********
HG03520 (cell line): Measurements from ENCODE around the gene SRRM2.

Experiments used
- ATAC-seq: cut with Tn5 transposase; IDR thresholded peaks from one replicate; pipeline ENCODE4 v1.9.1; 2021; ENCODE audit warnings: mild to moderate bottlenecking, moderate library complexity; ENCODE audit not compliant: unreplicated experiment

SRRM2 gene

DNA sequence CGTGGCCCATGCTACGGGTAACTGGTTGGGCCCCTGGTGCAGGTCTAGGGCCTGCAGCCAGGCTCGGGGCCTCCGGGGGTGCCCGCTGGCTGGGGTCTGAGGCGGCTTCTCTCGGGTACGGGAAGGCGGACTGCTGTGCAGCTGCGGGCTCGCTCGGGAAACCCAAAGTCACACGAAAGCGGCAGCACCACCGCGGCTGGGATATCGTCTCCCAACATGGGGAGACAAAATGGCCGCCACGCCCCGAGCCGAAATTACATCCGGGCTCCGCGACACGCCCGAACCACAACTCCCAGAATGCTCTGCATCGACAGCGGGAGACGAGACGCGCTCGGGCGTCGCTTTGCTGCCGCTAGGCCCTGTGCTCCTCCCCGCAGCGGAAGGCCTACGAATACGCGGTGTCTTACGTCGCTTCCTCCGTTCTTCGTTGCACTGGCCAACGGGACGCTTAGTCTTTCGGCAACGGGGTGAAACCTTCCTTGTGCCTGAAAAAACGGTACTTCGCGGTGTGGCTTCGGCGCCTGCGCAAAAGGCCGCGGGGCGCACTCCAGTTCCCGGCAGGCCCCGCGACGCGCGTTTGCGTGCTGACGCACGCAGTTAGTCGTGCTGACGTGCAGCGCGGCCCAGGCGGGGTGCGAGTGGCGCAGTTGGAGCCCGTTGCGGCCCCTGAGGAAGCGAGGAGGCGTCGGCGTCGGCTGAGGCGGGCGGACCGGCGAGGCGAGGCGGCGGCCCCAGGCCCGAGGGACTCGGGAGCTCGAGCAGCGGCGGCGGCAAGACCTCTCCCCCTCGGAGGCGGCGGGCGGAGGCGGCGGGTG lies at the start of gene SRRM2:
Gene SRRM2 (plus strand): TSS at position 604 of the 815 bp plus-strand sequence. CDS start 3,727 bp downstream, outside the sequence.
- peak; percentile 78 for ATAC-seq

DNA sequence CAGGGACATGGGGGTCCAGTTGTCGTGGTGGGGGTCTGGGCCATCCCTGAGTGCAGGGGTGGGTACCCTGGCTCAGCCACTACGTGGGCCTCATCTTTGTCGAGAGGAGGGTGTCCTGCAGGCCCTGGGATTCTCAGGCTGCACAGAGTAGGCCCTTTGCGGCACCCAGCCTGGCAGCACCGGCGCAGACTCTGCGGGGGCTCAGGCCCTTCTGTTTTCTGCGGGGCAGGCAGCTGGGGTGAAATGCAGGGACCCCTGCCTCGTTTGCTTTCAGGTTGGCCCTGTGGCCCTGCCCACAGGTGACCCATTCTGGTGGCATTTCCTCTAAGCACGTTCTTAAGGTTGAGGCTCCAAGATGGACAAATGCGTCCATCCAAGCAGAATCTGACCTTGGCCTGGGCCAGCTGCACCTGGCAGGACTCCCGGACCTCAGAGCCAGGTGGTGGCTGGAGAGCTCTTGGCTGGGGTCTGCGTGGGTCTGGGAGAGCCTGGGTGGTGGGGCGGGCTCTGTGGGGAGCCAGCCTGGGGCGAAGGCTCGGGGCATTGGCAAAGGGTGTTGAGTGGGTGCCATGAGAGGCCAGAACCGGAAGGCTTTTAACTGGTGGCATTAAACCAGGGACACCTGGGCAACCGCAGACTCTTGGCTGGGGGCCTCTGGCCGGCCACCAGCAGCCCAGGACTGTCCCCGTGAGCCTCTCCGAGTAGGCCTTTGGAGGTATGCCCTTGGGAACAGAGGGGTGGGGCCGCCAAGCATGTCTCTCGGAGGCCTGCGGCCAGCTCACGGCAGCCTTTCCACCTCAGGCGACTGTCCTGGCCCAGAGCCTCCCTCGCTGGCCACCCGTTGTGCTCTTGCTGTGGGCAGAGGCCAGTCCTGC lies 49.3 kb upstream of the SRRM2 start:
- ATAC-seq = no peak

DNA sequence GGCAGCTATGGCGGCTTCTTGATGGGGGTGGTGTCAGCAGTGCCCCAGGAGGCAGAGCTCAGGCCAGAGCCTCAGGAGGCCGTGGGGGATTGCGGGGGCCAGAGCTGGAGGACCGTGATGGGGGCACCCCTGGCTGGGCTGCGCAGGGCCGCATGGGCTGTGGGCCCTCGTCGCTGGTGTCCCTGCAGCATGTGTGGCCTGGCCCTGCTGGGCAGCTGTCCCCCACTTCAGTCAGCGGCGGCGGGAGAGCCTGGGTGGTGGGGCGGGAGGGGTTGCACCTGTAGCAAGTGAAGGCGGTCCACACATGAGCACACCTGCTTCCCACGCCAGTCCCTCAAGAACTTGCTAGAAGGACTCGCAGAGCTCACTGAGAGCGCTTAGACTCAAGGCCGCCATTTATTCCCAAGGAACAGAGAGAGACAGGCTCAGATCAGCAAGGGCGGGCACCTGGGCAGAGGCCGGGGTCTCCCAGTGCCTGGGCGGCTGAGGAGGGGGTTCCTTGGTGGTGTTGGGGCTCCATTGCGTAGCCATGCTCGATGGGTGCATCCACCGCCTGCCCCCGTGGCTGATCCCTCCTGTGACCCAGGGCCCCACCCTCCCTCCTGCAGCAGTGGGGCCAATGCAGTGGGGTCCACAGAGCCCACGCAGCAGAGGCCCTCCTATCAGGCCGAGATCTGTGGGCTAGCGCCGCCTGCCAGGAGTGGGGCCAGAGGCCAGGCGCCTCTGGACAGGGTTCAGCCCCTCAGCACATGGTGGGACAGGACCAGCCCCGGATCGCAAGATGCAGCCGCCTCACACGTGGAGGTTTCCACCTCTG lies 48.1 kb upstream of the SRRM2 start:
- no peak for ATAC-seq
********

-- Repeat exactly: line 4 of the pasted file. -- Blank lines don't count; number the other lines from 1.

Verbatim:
SRRM2 gene